The Humanities Center at Harvard is staging a symposium this weekend on the publication of the 1,095-page “A New Literary History of America” (Belknap Press of Harvard University Press 2009). A centerpiece of the symposium was today’s (Sept. 25) “20 Questions” panel with the book’s editors, Greil Marcus and Werner Sollors, and moderated by Humanities Center Director Homi Bhabha, Anne F. Rothenberg Professor of the Humanities. Sollors is the Henry B. and Anne M. Cabot Professor of English Literature and professor of African and African American Studies at Harvard University.
The book is far from a typical anthology. Containing 216 original essays that cover the five centuries of this country’s history, politics, science, philosophy, music, art, film, and, yes, literature, it starts in 1507, with the first time the name America appears on a map, and ends with the 2008 election of Barack Obama. What comes between is eclectic, to say the least, ranging from Dr. Seuss to Bob Dylan, President Kennedy’s inaugural address to the first issue of Life magazine, the release of Alfred Hitchcock’s “Psycho” to the advent of the telephone, the composition of Chuck Berry’s “Roll Over Beethoven” to the publication of “Moby-Dick” (not necessarily in that order, of course). “Things that were made in America for America,” as Marcus put it.
How do these things fall under the category of literature? “The borders of the literary have to do with the telling of a story,” Marcus said, “where that story begins.” The invention of the Winchester rifle, for example, “becomes the beginning of a thousand stories. It enters the iconography of the nation and becomes part of everybody’s frame of reference.” As in modern American culture at large, said Sollors, “the notion of the literary is broadened. … I don’t think we’re in some avant-garde of pushing the literary farther than it has come.”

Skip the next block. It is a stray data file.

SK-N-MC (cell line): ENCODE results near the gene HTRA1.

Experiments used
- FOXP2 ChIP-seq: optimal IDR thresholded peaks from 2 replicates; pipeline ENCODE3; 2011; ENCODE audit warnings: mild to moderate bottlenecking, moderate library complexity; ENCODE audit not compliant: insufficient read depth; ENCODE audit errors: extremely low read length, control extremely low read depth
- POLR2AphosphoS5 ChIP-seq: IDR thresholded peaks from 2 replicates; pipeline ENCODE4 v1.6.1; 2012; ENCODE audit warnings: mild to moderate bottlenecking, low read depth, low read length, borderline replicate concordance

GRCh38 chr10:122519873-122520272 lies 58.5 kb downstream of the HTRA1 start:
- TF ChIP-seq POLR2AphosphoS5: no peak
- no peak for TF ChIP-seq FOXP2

Though the book does move chronologically, the editors pointed out during the panel discussion that they resisted the traditional format of dividing their anthology into discrete time periods. “The relevance of history is embedded in the form of each essay,” said Sollors, “but it’s not an implicit requirement.” That is, added Marcus, the idea is planted and the writers and editors “trusted the reader” to understand the flow of history without the need to spell it out. “I think periodization has gained specious validity over the last 40 years,” he added later. “I don’t think it necessarily tells us what we need to know.”
Another unusual approach the book takes, the editors noted, is that it does not seek to present the definitive essay on a given topic; rather, Marcus and Sollors chose writers based on the question, “Who do we want to hear from?” They didn’t choose the writers and then try to fit them with essay subjects. “The balance is all the way toward the text,” Marcus pointed out, “not the author.”
He said that as the arrived at their final table of contents, he and Sollors, along with a 12-member advisory board, asked themselves, “Who will approach this [topic] in a way that we never would have expected?”
They also chose the subjects covered not necessarily from culture’s most famous episodes, but rather by looking for “the moment that turned an idea, raised a possibility that wasn’t there before,” said Marcus. “This was not an encyclopedia. It was an attempt to write down something that was not there before then suddenly was.”
“We never intended to create a canon or bash an existing canon,” Sollors continued. He explained that for awhile the publishers were considering adding a “tag line” to the title, and one that occurred to him was “What if they gave a culture war but nobody came?”
The editors agreed that they never felt they were sacrificing any formally literary entries to make room for those that might fall more neatly into other cultural categories. They winnowed the field down from an initial 400 topics to choose those that would “look at certain events afresh from an unusual angle,” said Sollors, thereby giving readers a curiosity about the subjects that might send them off on an intellectual journey to learn more. “It’s like a delightful selection of appetizers that invites readers to the main point,” concluded panelist and Harvard Professor Lawrence Buell, Powell M. Cabot Professor of American Literature.